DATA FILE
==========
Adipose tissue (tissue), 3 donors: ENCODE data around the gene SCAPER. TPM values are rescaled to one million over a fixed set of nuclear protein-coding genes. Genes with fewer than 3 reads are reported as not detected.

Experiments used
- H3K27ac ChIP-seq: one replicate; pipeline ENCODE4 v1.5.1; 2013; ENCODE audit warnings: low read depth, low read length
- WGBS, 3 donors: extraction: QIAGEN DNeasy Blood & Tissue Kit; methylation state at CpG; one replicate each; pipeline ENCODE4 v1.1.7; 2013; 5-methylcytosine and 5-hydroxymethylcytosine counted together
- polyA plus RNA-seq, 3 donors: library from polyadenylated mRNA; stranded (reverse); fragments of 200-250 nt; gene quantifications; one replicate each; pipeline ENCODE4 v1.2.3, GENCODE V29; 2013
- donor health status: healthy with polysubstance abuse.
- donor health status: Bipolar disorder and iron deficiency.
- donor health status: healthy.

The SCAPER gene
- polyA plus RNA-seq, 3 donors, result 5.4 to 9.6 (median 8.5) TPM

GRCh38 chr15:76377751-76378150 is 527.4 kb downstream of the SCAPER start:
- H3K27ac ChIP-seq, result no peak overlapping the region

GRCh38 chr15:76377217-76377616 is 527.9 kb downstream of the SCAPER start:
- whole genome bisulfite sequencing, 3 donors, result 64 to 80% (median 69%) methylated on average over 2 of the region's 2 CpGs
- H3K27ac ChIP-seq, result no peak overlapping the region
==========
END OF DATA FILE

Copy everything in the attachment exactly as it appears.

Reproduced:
Adipose tissue (tissue), 3 donors: ENCODE data around the gene SCAPER. TPM values are rescaled to one million over a fixed set of nuclear protein-coding genes. Genes with fewer than 3 reads are reported as not detected.

Experiments used
- H3K27ac ChIP-seq: one replicate; pipeline ENCODE4 v1.5.1; 2013; ENCODE audit warnings: low read depth, low read length
- WGBS, 3 donors: extraction: QIAGEN DNeasy Blood & Tissue Kit; methylation state at CpG; one replicate each; pipeline ENCODE4 v1.1.7; 2013; 5-methylcytosine and 5-hydroxymethylcytosine counted together
- polyA plus RNA-seq, 3 donors: library from polyadenylated mRNA; stranded (reverse); fragments of 200-250 nt; gene quantifications; one replicate each; pipeline ENCODE4 v1.2.3, GENCODE V29; 2013
- donor health status: healthy with polysubstance abuse.
- donor health status: Bipolar disorder and iron deficiency.
- donor health status: healthy.

The SCAPER gene
- polyA plus RNA-seq, 3 donors, result 5.4 to 9.6 (median 8.5) TPM

GRCh38 chr15:76377751-76378150 is 527.4 kb downstream of the SCAPER start:
- H3K27ac ChIP-seq, result no peak overlapping the region

GRCh38 chr15:76377217-76377616 is 527.9 kb downstream of the SCAPER start:
- whole genome bisulfite sequencing, 3 donors, result 64 to 80% (median 69%) methylated on average over 2 of the region's 2 CpGs
- H3K27ac ChIP-seq, result no peak overlapping the region